of each New Year's Eve. We reported on the proposal in our 18th
report, dated 16 June 1999.
71. Our conclusions on the stage one proposal
were as follows:
"In an unprecedented situation, it is difficult
to come to a firm conclusion as to whether necessary protection
would be maintained under the proposal. We have concluded that,
in order to guarantee necessary protection, in so far as this
is possible, that in laying the second stage deregulation order
before Parliament the Home Secretary and Secretary of State for
Health should justify the Government's claim that the emergency
services will be able to cope with the likely effects of the deregulation
order over the Millennium period.
Furthermore, we consider that Parliament does not
have sufficient evidence to agree to the deregulation proposal
for each New Year to come. We accordingly recommend that the draft
order be amended so that it applies to the Millennium New Year's
Eve only. In the light of this experience consideration could
then be given to a further deregulation proposal applying the
extended licensing hours to all future New Years."
72. We also suggested that there would be no
need for "restriction orders" if the proposal were limited
to the Millennium New Year's Eve,
although we did not formally recommend the amendment of the draft
Order to that effect.
73. The Government amended (and renamed) the
draft Order so that it applied to the Millennium Eve only. In
addition, the Home Secretary and the Secretary of State for Health
provided the assurances which we had requested that in their view
the emergency services will be able to cope with the likely effects
of the relaxation of the licensing laws during this 36-hour period.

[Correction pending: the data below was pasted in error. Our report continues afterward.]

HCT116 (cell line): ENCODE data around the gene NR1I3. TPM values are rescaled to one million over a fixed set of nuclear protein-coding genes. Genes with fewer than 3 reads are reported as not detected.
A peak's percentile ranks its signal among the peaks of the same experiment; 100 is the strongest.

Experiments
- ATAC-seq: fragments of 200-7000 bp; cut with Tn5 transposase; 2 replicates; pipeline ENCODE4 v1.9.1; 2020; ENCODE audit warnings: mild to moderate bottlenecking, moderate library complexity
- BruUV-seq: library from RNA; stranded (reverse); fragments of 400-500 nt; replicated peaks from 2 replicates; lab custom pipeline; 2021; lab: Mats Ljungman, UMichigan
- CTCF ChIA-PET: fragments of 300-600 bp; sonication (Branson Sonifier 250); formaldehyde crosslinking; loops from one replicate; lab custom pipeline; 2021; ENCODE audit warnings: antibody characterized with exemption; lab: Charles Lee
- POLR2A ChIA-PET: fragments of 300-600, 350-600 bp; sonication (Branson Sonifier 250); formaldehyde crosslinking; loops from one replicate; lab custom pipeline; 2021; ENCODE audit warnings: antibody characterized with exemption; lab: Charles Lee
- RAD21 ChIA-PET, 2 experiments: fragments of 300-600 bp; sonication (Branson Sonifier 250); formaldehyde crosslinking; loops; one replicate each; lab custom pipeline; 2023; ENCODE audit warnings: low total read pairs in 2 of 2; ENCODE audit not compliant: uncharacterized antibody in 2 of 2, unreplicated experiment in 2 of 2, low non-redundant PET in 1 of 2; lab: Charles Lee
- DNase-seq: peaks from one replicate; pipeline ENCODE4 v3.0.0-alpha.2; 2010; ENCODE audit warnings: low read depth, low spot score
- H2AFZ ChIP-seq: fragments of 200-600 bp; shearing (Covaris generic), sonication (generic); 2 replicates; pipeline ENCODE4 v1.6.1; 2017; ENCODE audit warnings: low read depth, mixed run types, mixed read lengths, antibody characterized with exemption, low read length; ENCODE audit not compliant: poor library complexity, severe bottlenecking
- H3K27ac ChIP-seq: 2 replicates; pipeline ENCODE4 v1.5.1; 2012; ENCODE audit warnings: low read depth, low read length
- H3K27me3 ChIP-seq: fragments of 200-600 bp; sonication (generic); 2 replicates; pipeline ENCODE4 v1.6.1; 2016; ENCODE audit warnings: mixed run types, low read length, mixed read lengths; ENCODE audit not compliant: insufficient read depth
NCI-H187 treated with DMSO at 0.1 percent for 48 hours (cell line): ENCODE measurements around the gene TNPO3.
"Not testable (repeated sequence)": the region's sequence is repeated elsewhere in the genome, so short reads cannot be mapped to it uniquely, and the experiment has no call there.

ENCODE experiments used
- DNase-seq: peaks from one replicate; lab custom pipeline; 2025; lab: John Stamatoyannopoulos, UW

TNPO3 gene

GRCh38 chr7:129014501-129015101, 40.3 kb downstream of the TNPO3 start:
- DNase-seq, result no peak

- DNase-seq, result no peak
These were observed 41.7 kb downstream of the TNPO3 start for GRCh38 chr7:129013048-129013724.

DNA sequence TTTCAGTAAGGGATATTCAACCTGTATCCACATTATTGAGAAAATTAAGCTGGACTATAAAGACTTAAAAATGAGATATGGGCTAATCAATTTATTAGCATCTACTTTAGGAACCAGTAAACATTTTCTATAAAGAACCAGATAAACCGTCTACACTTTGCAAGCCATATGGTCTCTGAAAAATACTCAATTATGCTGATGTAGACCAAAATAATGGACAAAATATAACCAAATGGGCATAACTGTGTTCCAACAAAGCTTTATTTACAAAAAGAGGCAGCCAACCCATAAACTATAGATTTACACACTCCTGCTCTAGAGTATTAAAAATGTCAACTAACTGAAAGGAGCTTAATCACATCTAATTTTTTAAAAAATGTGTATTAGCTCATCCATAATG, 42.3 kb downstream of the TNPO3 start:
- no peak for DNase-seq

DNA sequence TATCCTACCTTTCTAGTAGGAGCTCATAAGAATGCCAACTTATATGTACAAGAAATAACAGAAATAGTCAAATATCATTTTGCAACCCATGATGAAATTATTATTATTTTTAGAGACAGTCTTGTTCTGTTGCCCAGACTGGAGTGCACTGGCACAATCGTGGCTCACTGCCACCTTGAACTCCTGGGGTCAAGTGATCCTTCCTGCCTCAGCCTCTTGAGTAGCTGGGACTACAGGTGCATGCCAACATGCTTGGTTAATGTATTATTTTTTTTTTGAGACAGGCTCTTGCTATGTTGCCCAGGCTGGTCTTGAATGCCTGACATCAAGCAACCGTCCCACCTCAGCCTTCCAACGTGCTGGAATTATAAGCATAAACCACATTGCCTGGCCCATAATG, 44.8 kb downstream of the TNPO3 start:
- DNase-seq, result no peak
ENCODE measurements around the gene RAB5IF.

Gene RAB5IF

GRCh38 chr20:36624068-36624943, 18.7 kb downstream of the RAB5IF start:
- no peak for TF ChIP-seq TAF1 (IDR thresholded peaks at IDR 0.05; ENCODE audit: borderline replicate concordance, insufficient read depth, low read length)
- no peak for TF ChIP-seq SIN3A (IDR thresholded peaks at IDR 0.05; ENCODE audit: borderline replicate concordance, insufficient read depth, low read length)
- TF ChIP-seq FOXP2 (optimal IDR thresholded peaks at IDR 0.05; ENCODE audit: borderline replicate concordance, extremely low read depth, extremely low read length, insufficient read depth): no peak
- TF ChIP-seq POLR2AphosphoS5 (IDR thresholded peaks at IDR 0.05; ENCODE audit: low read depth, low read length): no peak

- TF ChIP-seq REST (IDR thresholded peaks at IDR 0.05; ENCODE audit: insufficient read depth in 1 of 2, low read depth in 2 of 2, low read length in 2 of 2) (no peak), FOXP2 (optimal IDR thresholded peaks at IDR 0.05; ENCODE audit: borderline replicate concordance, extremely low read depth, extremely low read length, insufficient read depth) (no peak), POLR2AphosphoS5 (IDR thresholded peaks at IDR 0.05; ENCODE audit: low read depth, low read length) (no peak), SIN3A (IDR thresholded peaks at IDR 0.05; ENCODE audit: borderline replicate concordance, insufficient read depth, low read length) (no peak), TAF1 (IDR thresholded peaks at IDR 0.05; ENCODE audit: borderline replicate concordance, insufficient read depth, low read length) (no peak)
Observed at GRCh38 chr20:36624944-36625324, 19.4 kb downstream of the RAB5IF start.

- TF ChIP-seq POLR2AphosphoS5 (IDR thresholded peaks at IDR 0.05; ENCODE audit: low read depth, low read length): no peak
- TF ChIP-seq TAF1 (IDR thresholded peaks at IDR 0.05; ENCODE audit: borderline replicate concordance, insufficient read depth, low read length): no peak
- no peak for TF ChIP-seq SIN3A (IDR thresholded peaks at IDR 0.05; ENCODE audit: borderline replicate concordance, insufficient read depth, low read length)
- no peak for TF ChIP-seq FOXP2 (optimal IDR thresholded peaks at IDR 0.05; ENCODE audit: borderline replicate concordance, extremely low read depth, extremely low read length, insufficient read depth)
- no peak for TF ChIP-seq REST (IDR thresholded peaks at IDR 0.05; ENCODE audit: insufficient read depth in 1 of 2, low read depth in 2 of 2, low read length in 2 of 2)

74. The draft Order was thus amended as we recommended,
with the exception of our suggestion that the provision for restriction
orders was unnecessary for an Order relating to the Millennium
Eve only. In amending the draft Order the Government retained
the provision for restriction orders, but omitted the power to
revoke or vary such orders and the provision as to their duration.
We were satisfied with this approach, and in our 24th report were
able to report that the draft order was now in a form satisfactory
to be submitted to the House for affirmative resolution.
Proposed Amendments to the Deregulation and Contracting
Out Act 1994
75. In March 1999 the Cabinet Office issued a
consultation document on its proposals to amend the Deregulation
and Contracting Out Act 1994. We reported on those proposals in
our fourteenth report of this session.
The Government's response to this report is published in our twenty-eighth
report of this session, together with brief comments by the Committee.
76. In September 1999 the Regulatory Impact Unit
issued a further consultative document, "Proposals to Improve
the Quality of Enforcement Services: A Consultative Document on
Section 5 of the Deregulation and Contracting Out Act 1994".
We commented on this document in our twenty-eighth report of this